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Continuous cover forestry feasibility study

Harriet Palmer, New Zealand Tree Grower August 2018.

Continuous cover forestry involves regular harvesting small areas or individual trees which then avoids clear-felling. An NZFFA and Sustainable Farming Fund project to investigate the feasibility of a specific continuous cover forest system in radiata pine woodlots started in March this year, although for this project the term target diameter harvesting is being used.

Continuous cover forestry systems are the norm in managed native forests in New Zealand. They are also commonly found overseas. However, continuous cover forestry is very rare in radiata pine which is by far New Zealand’s most common woodlot species. This project aims to provide information and practical guidance for owners of small forests who are interested in alternatives to clear felling radiata pine.

Target diameter harvesting

Target diameter harvesting involves harvesting individual trees once they have reached a specified diameter at breast height. As more trees are extracted and light penetrates the forest floor, natural regeneration of the crop species should begin. This regeneration can be supplemented with planting if necessary. The eventual result will be an uneven-aged forest comprising roughly equal proportions of trees of different ages which can be harvested in perpetuity using target diameter harvesting.

Target diameter harvesting has been refined over many years by John and Rosalie Wardle at their North Canterbury property, Woodside, in radiata pine and black beech managed for timber production. In 2013 Chris Perry, a University of Canterbury School of Forestry student, undertook a detailed economic analysis of radiata pine target diameter harvesting at Woodside. Chris concluded that target diameter harvesting made a positive return at a seven per cent discount rate, although it would be somewhat less profitable than a hypothetical clear-felling system on the property.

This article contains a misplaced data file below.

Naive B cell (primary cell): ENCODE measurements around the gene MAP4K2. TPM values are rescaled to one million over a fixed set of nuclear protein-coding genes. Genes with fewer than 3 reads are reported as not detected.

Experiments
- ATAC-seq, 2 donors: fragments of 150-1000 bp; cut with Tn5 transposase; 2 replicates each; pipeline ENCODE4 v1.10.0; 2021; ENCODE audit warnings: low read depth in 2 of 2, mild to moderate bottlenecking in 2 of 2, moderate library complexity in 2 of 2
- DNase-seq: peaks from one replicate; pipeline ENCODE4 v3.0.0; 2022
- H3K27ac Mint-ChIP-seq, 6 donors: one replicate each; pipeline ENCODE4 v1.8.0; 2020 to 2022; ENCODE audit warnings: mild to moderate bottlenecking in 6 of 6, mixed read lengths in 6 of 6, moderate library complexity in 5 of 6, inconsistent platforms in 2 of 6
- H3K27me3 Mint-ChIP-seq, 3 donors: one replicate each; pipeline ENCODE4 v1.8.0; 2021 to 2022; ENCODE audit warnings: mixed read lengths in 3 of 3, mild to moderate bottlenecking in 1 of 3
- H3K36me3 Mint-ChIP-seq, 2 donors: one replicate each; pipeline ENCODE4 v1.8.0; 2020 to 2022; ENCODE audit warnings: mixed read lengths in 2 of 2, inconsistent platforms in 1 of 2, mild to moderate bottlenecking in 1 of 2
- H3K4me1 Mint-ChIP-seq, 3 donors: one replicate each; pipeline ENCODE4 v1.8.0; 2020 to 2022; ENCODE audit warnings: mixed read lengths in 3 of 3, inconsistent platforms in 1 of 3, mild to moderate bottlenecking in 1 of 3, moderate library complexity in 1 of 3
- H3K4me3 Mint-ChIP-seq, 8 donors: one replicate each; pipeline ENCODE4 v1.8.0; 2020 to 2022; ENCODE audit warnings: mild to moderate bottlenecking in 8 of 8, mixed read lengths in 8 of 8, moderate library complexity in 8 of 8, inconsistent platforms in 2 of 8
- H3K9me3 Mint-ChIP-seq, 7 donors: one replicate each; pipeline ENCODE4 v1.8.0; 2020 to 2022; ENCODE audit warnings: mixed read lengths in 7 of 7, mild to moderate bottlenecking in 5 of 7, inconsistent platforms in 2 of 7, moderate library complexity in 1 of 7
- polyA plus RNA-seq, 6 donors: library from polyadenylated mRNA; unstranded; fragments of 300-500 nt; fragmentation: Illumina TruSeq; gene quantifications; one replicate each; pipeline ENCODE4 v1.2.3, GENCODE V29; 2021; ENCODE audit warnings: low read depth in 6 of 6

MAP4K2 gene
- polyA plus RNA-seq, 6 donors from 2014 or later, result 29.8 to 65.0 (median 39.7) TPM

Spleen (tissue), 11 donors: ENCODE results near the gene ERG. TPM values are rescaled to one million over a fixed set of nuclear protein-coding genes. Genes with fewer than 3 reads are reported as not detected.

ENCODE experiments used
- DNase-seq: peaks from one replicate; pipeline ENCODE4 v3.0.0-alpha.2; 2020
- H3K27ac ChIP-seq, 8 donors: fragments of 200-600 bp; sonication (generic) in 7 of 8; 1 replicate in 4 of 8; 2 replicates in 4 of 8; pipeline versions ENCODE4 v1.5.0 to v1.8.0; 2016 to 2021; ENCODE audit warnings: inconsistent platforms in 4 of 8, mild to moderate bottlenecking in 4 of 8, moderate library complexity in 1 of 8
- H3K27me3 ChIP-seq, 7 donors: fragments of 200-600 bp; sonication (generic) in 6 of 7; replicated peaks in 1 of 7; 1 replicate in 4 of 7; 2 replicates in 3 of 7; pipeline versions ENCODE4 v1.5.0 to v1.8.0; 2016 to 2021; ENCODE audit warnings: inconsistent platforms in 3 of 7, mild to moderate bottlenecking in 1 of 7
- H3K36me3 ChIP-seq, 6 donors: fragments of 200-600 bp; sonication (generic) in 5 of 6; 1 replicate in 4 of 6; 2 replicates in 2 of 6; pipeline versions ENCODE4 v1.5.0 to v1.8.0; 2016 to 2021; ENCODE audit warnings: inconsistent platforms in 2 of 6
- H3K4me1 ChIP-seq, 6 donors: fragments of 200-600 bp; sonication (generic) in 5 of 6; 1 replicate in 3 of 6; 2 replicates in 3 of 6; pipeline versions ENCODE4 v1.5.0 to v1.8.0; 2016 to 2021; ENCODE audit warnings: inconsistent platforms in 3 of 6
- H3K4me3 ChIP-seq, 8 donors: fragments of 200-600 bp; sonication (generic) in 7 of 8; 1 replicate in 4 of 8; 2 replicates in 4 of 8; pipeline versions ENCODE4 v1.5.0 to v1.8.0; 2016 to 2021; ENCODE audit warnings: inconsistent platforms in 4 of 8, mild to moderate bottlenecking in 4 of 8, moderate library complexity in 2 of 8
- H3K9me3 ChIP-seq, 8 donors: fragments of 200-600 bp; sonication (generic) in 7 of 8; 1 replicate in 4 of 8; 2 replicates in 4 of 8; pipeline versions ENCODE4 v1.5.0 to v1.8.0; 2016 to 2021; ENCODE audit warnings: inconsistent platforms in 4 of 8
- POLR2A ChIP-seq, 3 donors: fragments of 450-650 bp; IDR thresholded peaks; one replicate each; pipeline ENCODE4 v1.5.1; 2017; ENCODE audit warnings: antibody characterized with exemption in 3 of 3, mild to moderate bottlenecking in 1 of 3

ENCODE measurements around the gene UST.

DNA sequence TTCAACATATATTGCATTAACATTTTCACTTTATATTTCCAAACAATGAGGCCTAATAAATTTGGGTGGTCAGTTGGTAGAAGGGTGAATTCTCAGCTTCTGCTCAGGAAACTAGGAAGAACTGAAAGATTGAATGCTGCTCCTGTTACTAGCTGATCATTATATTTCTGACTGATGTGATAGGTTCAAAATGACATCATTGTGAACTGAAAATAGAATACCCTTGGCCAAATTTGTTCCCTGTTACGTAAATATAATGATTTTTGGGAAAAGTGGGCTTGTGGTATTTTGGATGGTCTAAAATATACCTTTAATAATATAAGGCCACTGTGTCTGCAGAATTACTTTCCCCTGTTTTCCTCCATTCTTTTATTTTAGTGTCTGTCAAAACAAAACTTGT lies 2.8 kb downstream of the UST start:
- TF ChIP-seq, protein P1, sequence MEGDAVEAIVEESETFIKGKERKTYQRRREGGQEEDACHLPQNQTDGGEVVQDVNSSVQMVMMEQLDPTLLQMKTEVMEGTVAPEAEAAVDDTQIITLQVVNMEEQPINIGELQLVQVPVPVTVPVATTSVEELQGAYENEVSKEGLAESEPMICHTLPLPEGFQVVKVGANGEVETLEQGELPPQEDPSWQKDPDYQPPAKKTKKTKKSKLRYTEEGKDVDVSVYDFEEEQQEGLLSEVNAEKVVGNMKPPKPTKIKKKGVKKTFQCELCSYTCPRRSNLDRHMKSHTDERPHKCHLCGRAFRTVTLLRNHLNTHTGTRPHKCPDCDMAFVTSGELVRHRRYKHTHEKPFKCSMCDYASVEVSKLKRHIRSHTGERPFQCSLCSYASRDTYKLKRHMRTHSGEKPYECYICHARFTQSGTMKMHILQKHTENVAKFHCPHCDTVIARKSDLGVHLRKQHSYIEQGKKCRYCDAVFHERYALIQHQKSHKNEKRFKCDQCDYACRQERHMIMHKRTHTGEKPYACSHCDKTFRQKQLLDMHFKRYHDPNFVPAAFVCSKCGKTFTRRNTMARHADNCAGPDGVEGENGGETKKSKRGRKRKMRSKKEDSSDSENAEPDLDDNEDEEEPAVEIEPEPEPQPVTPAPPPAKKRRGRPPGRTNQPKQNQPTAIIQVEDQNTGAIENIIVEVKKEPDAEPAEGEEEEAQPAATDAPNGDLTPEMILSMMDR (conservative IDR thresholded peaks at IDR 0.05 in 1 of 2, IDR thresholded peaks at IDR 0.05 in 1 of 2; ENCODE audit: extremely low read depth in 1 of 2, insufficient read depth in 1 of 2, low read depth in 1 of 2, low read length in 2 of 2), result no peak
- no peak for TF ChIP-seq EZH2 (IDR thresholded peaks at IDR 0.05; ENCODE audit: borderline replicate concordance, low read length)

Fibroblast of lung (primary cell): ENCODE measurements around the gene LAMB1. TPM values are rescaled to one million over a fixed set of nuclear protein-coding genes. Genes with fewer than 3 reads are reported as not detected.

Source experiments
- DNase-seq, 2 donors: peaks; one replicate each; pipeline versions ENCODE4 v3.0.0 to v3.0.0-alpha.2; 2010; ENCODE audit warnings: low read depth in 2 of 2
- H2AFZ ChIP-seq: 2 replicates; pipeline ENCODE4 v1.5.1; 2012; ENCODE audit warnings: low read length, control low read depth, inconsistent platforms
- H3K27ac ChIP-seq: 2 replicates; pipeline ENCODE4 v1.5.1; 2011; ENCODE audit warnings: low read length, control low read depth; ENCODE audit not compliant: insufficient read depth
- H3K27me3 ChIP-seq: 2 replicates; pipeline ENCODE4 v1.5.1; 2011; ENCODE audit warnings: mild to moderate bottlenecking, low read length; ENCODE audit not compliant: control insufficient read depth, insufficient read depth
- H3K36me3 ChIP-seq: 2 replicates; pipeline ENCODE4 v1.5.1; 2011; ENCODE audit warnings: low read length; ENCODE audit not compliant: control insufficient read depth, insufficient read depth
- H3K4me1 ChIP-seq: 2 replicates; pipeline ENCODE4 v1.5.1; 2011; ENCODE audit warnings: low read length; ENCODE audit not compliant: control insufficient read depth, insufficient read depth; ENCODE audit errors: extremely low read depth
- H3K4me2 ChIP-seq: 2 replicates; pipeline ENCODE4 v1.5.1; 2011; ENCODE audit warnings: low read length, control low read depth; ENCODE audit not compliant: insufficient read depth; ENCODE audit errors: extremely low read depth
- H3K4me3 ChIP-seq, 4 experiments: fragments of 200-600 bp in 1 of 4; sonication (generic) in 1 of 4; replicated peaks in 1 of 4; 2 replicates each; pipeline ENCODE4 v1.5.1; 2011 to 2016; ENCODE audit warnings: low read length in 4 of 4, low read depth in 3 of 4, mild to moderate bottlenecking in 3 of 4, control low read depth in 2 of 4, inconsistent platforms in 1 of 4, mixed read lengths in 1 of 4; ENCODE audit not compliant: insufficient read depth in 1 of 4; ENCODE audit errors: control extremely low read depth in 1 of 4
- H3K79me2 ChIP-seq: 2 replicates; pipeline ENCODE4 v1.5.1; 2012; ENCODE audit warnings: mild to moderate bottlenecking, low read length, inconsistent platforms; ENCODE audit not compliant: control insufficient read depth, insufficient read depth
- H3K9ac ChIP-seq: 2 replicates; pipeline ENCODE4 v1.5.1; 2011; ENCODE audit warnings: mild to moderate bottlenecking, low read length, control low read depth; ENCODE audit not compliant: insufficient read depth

The analysis did not include any evaluation of the potential non-timber benefits of the target diameter harvesting system such as soil conservation, water quality protection, biodiversity enhancement or carbon storage. However, the result was encouraging enough to inspire the current project, initiated by the Wellington and Wairarapa branches of the NZFFA, in conjunction with Chris Perry, Mark Bloomberg and John Wardle.

Project methods

The question to answer is − Can the Woodside target diameter harvesting system be profitably applied to other radiata pine woodlots? The method involves undertaking case studies using four radiata pine woodlots of varying size in Greater Wellington and Hawke’s Bay. We will assess the operational, marketing and economic feasibility of applying target diameter harvesting to each woodlot. In each case, pre-harvest forest inventory will be undertaken, followed by modelling to ‘grow’ the forests forward and simulate harvest using target diameter harvesting or clear felling. Investment analysis techniques will then be applied to generate comparative financial results for the two harvesting systems in each woodlot.

Also being assessed will be the practicalities of target diameter harvesting in terms of harvesting and marketing logistics. Local harvesting contractors, log hauliers and domestic sawmillers will be contacted to assess their opinions of the realities of target diameter harvesting systems.

The aim is to generate a summary of the main resource, operations and market factors determining the feasibility of target diameter harvesting in small-scale radiata pine plantations. The findings will be in at least one article in the Tree Grower and elsewhere. There will also be a field-day on one of the case study woodlots at the end of the project.


This is a small feasibility study, running from March to November but with no actual harvesting involved. Only ground-based harvesting sites are being assessed and the focus is on radiata pine woodlots. The project team are Harriet Palmer, Eric Cairns, Chris Livesey from the Wairarapa and Wellington branches, John Wardle, Chris Perry of PF Olsen and Mark Bloomberg from the University of Canterbury.


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